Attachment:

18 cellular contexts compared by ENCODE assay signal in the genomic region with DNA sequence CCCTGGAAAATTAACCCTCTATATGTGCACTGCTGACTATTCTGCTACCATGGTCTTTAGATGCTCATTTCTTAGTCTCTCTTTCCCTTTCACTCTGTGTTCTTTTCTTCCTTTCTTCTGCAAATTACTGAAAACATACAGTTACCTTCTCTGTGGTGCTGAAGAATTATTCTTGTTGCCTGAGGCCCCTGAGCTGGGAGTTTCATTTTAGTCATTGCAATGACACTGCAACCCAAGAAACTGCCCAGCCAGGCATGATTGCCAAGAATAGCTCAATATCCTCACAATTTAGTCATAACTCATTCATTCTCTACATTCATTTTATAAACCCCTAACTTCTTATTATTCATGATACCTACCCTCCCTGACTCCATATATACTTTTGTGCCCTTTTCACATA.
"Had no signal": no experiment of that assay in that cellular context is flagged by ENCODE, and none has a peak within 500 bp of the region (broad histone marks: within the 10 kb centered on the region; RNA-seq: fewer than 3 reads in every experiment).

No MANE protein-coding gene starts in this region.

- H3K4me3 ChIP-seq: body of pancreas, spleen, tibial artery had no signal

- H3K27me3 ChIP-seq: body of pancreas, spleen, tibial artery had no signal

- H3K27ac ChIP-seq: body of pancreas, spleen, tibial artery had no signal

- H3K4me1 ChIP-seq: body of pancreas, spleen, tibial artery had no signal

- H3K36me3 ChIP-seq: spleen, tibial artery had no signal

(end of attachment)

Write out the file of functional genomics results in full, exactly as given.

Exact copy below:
18 cellular contexts compared by ENCODE assay signal in the genomic region with DNA sequence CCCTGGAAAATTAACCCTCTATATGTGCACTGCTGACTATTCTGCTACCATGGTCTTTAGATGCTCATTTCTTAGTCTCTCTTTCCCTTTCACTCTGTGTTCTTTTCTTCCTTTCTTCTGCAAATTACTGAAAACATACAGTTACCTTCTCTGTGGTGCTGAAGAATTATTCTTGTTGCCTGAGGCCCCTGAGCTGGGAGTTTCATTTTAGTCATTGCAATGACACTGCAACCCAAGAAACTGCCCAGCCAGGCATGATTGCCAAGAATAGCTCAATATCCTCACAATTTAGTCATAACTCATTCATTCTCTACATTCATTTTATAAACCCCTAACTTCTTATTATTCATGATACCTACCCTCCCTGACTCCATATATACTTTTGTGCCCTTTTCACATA.
"Had no signal": no experiment of that assay in that cellular context is flagged by ENCODE, and none has a peak within 500 bp of the region (broad histone marks: within the 10 kb centered on the region; RNA-seq: fewer than 3 reads in every experiment).

No MANE protein-coding gene starts in this region.

- H3K4me3 ChIP-seq: body of pancreas, spleen, tibial artery had no signal

- H3K27me3 ChIP-seq: body of pancreas, spleen, tibial artery had no signal

- H3K27ac ChIP-seq: body of pancreas, spleen, tibial artery had no signal

- H3K4me1 ChIP-seq: body of pancreas, spleen, tibial artery had no signal

- H3K36me3 ChIP-seq: spleen, tibial artery had no signal